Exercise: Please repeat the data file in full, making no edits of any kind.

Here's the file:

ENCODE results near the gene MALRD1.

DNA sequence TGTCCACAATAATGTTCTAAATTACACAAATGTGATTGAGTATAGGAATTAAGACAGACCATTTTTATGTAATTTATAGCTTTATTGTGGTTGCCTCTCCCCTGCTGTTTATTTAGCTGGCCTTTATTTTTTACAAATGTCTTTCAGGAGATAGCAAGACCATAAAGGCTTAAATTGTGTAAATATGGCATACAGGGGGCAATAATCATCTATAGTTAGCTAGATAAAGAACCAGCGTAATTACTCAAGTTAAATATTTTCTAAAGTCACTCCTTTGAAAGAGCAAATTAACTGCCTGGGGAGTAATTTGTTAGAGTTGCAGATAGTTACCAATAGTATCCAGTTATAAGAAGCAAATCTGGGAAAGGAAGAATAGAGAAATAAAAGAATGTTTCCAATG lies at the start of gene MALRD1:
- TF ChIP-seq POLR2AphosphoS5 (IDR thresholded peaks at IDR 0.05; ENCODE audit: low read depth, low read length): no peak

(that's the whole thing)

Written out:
ENCODE results near the gene MALRD1.

DNA sequence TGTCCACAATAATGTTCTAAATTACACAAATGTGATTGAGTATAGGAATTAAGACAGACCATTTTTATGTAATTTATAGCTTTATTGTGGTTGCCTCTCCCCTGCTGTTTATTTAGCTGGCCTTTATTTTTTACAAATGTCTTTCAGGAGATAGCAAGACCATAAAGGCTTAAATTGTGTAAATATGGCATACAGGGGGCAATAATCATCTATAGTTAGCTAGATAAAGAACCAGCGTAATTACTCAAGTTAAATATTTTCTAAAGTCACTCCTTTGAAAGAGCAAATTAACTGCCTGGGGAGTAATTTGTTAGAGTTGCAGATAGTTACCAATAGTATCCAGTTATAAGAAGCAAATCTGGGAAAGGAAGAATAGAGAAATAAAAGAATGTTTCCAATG lies at the start of gene MALRD1:
- TF ChIP-seq POLR2AphosphoS5 (IDR thresholded peaks at IDR 0.05; ENCODE audit: low read depth, low read length): no peak